Seismic activity around Hawaii’s Kilauea volcano increased Monday with additional fissures opening and at least 31 buildings destroyed by lava flow.
There are at least 10 open fissure vents, all in the Leilani Estates subdivision of Puna on the eastern end of the big island of Hawaii.
With varying intensity, they are emitting steam and high levels of toxic sulphuric gases, as well as spewing lava. The volcano itself had been shooting lava streams up to 230 feet in the air.
About 1,700 residents in the area were ordered to evacuate and of the 31 buildings lost, officials said 26 are homes. The area was closed by police.
The fissures are increasing in number and opening between residential streets of the subdivision, Hawaii County’s alert system said.
Earthquake activity near Kilauea increased in the past two days as a series of powerful earthquakes shook the Big Island on Friday. The quakes were preceded by a 4.6-magnitude earthquake Thursday.
Talmadge Magno, Hawaii County Civil Defense administrator, said first responders were affected by the toxic gases.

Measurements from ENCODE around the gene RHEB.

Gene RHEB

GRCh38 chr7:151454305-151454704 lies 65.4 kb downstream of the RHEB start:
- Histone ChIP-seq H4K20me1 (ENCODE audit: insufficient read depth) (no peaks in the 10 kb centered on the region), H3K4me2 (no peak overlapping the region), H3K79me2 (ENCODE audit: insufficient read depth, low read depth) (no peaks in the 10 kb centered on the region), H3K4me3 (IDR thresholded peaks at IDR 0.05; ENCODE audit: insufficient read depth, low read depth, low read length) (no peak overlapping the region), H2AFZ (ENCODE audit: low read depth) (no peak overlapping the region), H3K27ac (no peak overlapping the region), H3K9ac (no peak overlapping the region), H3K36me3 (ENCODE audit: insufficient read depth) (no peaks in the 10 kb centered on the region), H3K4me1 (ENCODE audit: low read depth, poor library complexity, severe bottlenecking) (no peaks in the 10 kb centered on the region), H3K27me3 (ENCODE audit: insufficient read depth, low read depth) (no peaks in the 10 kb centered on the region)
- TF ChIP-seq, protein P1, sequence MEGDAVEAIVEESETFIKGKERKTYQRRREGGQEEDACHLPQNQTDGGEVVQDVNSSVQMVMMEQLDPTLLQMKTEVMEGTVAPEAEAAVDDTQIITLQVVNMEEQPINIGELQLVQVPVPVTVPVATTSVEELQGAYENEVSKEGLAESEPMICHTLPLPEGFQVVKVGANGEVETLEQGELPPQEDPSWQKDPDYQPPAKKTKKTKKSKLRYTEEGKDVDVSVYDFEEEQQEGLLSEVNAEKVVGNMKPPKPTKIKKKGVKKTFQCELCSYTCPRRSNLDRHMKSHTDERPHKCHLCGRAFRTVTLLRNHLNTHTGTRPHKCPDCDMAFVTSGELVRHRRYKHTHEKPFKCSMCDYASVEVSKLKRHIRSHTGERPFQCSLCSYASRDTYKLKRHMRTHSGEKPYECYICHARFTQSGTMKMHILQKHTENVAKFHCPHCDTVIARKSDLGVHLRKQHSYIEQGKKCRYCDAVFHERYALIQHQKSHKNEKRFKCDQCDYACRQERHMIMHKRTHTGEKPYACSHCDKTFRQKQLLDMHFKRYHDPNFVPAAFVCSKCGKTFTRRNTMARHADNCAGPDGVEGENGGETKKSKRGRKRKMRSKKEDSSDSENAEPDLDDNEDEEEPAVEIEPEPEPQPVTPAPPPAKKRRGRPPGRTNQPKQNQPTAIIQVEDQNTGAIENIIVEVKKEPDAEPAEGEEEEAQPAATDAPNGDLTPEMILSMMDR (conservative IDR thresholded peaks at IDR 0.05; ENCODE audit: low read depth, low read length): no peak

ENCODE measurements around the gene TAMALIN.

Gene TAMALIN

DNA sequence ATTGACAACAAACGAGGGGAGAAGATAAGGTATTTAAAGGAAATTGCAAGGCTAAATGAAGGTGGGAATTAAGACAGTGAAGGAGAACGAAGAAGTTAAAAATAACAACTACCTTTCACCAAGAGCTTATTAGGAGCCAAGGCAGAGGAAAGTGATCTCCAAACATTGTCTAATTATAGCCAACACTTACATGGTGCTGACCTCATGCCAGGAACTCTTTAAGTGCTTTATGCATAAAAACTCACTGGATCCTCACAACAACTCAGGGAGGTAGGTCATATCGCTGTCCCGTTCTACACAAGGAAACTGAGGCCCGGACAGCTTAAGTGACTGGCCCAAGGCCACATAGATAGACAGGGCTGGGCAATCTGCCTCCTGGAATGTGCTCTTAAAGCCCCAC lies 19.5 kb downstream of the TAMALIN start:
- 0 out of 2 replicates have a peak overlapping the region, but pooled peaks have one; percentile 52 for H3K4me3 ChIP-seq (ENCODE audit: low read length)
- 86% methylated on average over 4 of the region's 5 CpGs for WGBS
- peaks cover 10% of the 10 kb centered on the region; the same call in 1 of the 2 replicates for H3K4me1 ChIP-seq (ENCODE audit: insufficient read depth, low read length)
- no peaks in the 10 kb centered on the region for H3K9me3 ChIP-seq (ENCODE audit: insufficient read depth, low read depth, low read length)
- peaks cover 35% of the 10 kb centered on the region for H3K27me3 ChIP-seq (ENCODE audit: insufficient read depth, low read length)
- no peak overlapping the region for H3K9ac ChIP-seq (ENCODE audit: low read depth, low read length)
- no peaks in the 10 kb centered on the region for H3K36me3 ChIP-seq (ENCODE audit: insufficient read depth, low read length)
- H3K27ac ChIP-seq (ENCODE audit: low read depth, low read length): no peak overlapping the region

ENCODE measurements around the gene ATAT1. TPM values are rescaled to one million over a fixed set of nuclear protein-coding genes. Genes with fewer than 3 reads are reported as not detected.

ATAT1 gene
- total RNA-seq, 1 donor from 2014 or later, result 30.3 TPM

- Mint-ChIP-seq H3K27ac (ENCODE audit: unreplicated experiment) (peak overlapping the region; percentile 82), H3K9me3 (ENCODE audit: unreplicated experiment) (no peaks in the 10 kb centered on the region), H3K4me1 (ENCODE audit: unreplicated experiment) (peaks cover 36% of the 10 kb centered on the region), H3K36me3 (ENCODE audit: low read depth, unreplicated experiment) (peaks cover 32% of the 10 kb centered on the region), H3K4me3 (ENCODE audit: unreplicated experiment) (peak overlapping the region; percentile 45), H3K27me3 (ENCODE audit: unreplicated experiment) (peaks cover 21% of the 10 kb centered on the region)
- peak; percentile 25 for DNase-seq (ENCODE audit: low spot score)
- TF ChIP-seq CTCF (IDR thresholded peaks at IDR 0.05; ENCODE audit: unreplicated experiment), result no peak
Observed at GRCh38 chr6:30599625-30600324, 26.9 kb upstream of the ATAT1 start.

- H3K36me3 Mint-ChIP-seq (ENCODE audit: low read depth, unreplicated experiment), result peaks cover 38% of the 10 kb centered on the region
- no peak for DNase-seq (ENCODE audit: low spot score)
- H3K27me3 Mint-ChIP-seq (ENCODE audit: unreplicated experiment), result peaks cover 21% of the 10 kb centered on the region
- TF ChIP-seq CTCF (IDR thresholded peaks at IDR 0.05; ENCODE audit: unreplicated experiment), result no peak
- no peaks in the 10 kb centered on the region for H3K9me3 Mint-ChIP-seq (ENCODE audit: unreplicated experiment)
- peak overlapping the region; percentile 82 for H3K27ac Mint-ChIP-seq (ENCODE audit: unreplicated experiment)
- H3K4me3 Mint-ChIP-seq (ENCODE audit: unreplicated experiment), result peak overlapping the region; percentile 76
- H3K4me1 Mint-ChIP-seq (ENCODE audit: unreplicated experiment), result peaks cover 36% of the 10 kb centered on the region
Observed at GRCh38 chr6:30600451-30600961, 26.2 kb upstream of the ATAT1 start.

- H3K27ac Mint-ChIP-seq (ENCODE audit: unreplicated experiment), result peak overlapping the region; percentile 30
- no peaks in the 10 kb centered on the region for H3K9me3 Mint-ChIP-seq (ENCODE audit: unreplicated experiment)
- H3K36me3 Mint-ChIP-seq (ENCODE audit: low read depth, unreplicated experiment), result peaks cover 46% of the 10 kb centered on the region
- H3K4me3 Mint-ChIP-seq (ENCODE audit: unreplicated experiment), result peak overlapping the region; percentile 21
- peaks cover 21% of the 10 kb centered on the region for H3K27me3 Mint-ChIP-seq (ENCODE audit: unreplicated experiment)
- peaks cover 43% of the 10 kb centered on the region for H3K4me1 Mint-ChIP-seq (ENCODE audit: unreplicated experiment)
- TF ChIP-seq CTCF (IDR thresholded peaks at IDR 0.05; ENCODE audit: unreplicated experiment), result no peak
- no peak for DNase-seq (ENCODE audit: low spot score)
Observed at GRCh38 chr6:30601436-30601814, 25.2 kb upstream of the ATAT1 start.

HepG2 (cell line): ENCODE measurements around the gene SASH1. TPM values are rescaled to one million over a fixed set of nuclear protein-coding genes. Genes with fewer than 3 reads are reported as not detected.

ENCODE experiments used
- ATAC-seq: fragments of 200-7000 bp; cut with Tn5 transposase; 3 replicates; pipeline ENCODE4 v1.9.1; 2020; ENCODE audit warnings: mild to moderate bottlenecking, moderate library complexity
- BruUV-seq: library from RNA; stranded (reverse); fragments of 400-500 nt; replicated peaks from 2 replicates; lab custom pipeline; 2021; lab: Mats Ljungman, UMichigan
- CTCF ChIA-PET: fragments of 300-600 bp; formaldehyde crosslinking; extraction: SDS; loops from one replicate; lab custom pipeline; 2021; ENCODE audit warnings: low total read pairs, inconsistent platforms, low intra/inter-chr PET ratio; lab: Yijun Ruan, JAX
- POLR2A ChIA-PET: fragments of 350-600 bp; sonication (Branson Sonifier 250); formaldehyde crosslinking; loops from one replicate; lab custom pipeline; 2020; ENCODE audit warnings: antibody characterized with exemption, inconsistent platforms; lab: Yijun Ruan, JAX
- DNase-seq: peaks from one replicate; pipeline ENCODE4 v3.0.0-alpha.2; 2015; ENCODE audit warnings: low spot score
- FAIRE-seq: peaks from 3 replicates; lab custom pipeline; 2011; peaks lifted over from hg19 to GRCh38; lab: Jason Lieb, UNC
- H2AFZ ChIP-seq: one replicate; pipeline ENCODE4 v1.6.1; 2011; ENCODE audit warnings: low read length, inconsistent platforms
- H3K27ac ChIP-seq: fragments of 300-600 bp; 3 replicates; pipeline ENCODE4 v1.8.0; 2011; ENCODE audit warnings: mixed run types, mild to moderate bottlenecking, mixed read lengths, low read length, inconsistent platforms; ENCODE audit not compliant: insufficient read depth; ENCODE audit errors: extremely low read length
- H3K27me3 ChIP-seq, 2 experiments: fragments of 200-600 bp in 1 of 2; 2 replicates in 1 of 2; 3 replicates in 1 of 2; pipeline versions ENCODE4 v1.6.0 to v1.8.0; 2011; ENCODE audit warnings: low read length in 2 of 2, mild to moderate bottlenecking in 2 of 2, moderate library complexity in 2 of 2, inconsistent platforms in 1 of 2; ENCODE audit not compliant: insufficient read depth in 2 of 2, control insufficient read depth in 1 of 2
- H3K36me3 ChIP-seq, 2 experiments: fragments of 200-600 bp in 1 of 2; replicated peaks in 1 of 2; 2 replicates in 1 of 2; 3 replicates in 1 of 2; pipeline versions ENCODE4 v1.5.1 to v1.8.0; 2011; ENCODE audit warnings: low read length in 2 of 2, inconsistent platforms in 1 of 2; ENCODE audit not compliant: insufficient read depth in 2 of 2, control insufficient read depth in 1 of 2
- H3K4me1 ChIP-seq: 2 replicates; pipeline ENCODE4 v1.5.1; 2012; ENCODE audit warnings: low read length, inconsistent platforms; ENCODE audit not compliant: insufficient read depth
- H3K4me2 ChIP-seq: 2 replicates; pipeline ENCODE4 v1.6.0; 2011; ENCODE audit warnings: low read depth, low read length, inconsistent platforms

“The officers and firefighters that were out there on the first night [observed] the gases were really high. Usually it’s not long-lasting. You can recover from it, but they went home with headaches and so forth, but that’s part of the exposure,” Magno said.
The Hawaii Fire Department reported extremely dangerous air quality readings, and over 300 people have moved into two American Red Cross shelters. Two nearby parks, Lava Tree State Monument and Mackenzie State Recreation Area, were closed. A Kaiser Permanente health clinic in Hilo, the nearest city with an airport, closed because its telephone, water and power service was interrupted.
All public schools on the island were scheduled to open Monday, although five charter schools will stay closed. Air quality will be monitored at the schools, with plans to activate shelter-in-place procedures if air quality worsens.